Unfortunately, my friends’ story is not unique; numerous newcomers encounter similar challenges while searching for jobs. For career practitioners who are working with refugee jobseekers, here are some reminders and suggestions to help these clients succeed.
1. Adopt a hope-centred career intervention approach: This strengths-based method fosters hope in individuals, which is especially crucial for newcomers who may not have a support system in place in their new country.
2. Create an achievable employment goal: Collaborate with clients to set achievable employment goals by identifying short-term and long-term objectives. Help the client overcome financial constraints by encouraging them to focus on obtaining employment as a short-term goal. Emphasize that any job in Canada is valuable, and an entry-level position can lead to desired career paths. Encourage them to consider employment where they enjoy shopping for extra motivation, leveraging employee discounts.
3. Cultural sensitivity and understanding: Building trust involves being culturally sensitive and understanding the challenges, trauma and dislocation the client has experienced. Showing empathy is critical in this process. Career professionals can participate in educational sessions and workshops (e.g. Douglas College’s Trauma-Informed Career Development Practices course) to increase their competence in cultural sensitivity.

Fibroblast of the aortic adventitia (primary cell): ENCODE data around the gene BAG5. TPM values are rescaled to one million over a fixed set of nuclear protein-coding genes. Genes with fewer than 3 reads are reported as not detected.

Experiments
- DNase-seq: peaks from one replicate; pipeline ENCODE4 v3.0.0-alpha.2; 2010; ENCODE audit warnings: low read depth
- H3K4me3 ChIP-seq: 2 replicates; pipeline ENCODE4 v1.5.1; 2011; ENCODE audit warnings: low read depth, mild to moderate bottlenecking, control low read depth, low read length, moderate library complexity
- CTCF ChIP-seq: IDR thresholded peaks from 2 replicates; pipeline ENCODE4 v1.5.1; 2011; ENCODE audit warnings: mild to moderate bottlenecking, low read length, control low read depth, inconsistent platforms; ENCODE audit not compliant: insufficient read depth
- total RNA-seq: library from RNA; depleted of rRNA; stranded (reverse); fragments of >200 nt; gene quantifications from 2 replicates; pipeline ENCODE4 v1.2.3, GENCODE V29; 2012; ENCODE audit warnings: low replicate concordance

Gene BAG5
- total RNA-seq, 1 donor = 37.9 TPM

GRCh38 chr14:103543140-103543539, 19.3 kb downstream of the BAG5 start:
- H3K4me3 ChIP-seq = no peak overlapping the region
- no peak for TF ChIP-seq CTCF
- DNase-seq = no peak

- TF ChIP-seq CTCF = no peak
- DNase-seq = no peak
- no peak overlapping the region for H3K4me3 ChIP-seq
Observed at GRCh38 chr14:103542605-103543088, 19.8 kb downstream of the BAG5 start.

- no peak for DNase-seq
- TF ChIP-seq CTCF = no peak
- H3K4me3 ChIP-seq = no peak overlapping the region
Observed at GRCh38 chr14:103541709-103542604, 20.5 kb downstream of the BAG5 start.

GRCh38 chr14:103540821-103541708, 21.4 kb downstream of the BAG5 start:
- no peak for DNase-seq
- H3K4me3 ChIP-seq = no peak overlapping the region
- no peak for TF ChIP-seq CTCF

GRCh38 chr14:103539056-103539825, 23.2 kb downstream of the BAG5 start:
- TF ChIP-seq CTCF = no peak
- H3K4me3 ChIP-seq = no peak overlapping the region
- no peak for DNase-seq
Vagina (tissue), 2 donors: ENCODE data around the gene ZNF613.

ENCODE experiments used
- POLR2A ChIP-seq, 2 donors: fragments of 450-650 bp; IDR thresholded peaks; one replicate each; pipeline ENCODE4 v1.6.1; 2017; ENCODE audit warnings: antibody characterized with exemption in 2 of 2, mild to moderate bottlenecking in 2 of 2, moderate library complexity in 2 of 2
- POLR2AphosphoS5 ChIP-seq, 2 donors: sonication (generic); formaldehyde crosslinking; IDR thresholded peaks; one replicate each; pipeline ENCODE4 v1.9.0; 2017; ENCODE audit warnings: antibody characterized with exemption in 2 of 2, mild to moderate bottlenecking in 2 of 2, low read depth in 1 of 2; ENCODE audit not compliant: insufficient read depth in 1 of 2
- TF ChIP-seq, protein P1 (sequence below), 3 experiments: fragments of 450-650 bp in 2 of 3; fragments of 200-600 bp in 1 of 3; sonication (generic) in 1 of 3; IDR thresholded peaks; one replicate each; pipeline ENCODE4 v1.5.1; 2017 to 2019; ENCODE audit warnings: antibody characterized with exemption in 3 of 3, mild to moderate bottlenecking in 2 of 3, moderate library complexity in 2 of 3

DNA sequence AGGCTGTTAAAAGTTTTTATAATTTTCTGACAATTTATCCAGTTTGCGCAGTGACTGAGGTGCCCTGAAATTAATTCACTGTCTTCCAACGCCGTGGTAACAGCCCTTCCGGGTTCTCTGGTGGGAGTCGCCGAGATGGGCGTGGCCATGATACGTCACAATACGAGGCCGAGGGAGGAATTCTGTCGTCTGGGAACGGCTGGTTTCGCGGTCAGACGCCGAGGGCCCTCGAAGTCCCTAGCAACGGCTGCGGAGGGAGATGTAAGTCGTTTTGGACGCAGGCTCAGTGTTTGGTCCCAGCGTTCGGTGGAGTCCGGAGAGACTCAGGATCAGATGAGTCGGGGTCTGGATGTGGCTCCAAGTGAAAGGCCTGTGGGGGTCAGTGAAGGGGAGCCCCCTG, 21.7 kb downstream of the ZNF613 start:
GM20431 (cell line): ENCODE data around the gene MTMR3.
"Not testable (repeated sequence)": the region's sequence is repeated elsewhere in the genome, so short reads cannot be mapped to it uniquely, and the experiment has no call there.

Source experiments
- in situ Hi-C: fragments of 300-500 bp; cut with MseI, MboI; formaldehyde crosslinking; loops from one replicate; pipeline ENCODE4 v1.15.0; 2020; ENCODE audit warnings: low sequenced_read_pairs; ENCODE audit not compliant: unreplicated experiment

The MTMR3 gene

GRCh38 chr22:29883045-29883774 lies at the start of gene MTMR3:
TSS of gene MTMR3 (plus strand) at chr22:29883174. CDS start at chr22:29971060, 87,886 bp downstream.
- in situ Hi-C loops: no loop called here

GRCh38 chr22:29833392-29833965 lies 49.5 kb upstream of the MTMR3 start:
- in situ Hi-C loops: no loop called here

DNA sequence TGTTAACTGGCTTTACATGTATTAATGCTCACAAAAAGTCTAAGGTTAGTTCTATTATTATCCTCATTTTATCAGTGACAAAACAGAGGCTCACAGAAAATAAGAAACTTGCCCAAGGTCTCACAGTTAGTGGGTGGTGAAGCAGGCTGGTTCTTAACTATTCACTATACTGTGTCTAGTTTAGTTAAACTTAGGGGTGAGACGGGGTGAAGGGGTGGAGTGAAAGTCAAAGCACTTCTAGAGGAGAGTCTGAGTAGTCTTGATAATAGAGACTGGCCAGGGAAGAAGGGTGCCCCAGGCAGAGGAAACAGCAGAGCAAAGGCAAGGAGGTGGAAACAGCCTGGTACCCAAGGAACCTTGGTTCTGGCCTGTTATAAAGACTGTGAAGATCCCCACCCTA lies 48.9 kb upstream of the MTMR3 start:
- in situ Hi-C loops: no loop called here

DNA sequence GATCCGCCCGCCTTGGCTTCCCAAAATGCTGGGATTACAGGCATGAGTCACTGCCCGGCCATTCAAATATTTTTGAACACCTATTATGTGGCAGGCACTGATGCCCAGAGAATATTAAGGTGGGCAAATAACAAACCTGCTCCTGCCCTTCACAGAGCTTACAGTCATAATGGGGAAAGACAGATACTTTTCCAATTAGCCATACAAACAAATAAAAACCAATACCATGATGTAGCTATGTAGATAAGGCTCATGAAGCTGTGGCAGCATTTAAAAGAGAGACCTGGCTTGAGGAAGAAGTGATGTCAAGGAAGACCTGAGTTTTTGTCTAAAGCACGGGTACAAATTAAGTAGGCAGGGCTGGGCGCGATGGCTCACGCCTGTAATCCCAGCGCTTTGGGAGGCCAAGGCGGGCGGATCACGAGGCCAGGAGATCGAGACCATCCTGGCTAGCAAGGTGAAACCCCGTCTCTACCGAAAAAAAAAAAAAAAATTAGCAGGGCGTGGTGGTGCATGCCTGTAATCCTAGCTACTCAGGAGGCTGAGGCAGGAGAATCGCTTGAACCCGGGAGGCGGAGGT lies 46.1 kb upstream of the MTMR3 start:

4. Skill recognition and transferability: Emphasize the individual’s skills gained in their home country, highlighting how these can be applied in the Canadian job market. Utilize their transferable skills to teach them how to write a Canadian standard resume. Mock job interviews are especially beneficial for newcomers.
5. Language support and training: Enhancing English proficiency through language support and training is vital. Encourage enrolment in tailored language courses, boosting confidence in communicating with potential employers and colleagues.
6. Networking opportunities: Assist the client in building professional networks by connecting them with community organizations, industry-specific events and workshops. Networking opens doors to hidden job markets and provides valuable insights into Canadian workplace culture.
7. Refer client to community events: Keep in mind that a touch of fun can enhance jobseeker motivation. Recommend free community events or programs (e.g. Vancouver’s Leisure Access Program), which can be both beneficial and enjoyable for them.
The path my friend and her family embarked upon showcases the dreams of numerous individuals who arrive in Canada to achieve a better life. This serves as a testament to the relentless determination of refugee families in their pursuit of an enhanced life within Canada. As career practitioners, we contribute to this journey by providing support and resources, fostering a society that warmly embraces their varied skills and contributions. On a larger canvas, this endeavour promises to usher in a brighter future for all.